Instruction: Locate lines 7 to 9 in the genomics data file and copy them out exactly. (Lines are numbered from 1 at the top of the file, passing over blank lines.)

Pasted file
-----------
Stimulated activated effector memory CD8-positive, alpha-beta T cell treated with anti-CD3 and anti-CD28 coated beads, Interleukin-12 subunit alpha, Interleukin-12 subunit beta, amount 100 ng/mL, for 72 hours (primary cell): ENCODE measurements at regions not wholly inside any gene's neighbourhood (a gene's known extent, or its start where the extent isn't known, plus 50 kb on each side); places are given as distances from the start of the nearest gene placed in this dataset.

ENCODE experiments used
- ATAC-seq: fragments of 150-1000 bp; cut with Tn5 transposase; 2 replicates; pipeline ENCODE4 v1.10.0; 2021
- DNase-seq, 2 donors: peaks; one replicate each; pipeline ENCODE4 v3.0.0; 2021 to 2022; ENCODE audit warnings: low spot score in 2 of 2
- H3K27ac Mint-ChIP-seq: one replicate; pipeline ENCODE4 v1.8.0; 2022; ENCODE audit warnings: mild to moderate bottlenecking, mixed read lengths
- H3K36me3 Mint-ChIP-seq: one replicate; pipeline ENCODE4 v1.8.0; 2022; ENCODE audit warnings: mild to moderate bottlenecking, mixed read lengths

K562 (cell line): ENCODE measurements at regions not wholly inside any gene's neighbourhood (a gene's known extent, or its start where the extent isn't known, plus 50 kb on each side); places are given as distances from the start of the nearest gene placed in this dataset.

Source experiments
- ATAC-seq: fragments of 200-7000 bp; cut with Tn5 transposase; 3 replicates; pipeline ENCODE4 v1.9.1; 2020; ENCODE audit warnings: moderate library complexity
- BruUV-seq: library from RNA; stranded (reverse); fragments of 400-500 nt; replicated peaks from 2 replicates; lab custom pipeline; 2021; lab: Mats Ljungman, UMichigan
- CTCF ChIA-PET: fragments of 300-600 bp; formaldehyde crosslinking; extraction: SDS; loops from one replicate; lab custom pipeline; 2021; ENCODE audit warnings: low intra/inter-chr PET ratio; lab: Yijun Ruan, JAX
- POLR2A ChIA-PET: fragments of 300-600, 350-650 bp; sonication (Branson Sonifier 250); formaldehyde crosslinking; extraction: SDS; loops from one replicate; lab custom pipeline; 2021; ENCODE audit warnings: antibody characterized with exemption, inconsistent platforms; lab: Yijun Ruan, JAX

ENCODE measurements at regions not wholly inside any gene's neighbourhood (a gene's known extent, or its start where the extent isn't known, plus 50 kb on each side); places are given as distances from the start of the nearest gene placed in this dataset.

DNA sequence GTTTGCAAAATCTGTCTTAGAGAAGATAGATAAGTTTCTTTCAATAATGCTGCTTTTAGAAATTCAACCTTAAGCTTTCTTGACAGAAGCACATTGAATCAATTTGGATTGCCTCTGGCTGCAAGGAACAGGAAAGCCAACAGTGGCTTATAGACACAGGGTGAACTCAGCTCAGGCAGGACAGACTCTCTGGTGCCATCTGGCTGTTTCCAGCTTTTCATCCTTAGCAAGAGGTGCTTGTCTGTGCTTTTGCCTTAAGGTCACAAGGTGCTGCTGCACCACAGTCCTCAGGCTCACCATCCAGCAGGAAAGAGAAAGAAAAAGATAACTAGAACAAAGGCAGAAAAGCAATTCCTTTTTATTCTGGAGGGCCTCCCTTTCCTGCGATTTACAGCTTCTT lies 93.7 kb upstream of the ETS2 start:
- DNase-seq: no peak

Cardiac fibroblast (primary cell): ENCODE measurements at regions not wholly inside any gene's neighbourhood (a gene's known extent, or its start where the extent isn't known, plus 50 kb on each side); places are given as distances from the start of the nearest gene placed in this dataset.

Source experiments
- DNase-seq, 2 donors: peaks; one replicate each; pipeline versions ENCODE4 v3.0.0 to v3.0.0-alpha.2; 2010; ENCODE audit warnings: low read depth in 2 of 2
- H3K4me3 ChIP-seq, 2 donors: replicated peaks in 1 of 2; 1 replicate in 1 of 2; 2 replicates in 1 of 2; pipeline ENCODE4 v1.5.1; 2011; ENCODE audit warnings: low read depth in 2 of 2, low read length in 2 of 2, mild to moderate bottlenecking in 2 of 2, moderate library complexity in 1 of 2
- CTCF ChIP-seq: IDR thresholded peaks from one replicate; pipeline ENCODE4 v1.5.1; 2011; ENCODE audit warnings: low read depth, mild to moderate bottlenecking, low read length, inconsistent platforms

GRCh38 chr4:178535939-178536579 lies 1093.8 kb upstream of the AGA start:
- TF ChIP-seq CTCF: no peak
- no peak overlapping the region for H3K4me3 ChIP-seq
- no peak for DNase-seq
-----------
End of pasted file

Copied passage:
K562 (cell line): ENCODE measurements at regions not wholly inside any gene's neighbourhood (a gene's known extent, or its start where the extent isn't known, plus 50 kb on each side); places are given as distances from the start of the nearest gene placed in this dataset.

Source experiments
- ATAC-seq: fragments of 200-7000 bp; cut with Tn5 transposase; 3 replicates; pipeline ENCODE4 v1.9.1; 2020; ENCODE audit warnings: moderate library complexity